On this Africa Day, we need to talk about nutrition

By Alice Marks, @alicemarks0. Originally posted by the Institute of Global Health Innovation, Imperial College London

Photo Credit  Fintrac Inc - kenyan families feeding children nutritious foodAs we celebrate Africa Day 2016, it’s time to reflect on the state of nutrition in Africa and the weighty effect malnutrition has on the continent’s ability to prosper. Progress has been made over the past decades, for example through the Millennium Development Goals (MDGs), to reduce extreme hunger and starvation. However, it is the quality of food that people consume and a lack of variety that is of increasing concern. A few weeks ago, Roger Thurow, a Senior Fellow at the Chicago Council on Global Affairs, released a new book, The First 1,000 Days: A Crucial Time for Mothers and Children—And the World. The book lays out that nutrition, or lack thereof, in the first 1,000 days of life – from conception to the age of two – has a profound and lasting influence on a child’s ability to grow, learn, develop and work.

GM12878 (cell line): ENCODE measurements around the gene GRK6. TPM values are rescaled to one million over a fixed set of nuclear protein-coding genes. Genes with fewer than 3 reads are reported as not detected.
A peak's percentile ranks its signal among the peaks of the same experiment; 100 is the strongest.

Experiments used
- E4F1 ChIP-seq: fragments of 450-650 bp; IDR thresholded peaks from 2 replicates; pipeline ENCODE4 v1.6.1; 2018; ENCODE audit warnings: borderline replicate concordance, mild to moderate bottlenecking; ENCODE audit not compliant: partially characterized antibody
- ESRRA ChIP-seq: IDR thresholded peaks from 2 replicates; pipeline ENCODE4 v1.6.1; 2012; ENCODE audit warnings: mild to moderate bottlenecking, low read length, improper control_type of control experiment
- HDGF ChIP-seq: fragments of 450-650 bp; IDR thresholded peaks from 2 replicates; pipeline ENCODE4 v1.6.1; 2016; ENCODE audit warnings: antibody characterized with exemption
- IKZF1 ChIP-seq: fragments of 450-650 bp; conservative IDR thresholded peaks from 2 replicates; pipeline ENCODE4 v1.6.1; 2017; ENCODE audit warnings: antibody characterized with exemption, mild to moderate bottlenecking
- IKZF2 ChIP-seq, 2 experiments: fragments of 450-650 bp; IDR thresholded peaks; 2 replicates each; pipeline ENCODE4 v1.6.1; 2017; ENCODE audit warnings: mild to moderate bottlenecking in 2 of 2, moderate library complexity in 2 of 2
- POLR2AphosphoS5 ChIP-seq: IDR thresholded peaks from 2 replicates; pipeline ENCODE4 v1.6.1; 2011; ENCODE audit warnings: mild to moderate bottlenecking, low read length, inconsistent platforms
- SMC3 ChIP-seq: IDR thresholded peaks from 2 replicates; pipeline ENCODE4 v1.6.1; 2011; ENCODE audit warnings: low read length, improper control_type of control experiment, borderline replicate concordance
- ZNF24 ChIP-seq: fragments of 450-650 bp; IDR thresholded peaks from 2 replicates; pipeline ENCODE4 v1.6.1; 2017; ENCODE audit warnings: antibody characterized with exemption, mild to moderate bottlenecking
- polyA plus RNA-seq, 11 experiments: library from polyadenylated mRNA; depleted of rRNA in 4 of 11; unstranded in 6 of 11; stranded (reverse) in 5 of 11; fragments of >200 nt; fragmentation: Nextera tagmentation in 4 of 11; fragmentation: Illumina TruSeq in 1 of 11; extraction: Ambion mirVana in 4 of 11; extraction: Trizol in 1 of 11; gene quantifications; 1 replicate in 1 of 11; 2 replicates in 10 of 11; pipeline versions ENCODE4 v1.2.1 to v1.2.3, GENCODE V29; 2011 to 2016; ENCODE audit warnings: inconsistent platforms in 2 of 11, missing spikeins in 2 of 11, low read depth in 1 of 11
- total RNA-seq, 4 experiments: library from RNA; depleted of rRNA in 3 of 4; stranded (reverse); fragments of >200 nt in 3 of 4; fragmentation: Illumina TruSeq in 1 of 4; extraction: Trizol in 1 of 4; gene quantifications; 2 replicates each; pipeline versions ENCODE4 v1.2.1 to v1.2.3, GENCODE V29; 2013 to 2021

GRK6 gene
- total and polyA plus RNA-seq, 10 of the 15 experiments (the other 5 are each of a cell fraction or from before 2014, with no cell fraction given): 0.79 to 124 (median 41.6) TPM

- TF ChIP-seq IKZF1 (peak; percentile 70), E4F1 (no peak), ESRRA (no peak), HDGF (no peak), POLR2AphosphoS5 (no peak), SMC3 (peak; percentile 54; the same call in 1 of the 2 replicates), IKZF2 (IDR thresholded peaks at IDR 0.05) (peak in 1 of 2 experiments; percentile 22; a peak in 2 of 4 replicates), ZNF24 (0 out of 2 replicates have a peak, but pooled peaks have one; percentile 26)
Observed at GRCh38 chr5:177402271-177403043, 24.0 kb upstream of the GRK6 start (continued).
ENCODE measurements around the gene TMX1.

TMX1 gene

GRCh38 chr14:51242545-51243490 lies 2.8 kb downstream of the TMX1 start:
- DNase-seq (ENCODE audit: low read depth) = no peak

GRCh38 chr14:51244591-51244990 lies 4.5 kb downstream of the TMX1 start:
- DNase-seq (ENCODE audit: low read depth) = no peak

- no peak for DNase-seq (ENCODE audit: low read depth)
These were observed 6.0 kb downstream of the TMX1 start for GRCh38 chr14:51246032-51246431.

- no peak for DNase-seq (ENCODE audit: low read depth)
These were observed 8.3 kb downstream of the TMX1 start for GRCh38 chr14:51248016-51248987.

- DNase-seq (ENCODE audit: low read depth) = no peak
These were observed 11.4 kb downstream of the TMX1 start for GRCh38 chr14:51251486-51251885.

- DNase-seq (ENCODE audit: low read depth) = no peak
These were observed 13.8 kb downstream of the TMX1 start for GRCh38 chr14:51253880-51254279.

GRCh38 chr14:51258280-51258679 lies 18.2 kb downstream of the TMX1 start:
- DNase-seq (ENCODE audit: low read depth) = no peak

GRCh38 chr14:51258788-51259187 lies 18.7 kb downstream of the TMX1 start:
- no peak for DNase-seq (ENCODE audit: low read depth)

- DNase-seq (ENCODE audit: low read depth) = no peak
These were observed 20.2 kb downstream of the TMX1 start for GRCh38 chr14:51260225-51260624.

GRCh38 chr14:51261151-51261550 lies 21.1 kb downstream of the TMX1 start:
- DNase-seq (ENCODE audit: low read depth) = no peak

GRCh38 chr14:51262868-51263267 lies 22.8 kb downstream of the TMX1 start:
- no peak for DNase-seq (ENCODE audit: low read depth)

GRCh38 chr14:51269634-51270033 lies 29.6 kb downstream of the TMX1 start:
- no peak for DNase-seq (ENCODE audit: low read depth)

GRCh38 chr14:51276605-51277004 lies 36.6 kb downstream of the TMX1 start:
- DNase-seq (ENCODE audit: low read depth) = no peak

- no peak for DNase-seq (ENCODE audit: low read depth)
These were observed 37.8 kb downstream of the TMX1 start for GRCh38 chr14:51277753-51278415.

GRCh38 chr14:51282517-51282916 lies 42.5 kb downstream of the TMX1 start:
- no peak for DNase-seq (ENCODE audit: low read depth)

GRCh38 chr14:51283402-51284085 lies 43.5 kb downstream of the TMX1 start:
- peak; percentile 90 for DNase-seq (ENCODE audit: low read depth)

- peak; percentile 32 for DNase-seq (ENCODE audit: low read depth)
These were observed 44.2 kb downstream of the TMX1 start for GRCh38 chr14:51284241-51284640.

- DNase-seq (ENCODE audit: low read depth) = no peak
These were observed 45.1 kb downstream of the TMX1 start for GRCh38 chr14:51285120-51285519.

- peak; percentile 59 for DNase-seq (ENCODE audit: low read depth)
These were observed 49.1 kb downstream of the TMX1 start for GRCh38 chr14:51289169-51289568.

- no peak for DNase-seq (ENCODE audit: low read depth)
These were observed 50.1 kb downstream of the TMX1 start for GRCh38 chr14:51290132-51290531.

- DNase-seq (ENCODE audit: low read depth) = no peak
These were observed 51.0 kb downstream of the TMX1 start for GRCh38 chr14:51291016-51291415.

Stunting is a measurable impact of malnutrition, but the height of a child doesn’t tell the full story. The development of the child’s brain is also affected, so stunted children are more likely to fall behind in school, fail to achieve decent incomes, and perpetuate the cycle of poverty for the next generation. The cumulative effect of widespread malnutrition in a group of people can therefore directly impact, and limit, a society’s ability to develop and prosper. Thurow’s book highlights Uganda in particular, where half of women of childbearing age are anaemic and about 35% of children suffer stunting due to malnourishment. Indeed, a staggering 40% of all under-five deaths in Uganda are caused by malnutrition. Tragically, Uganda is not an isolated case in sub-Saharan Africa, where 40% of all children under the age of five are stunted. [Read more…]

6 indirect approaches to improving nutrition – part one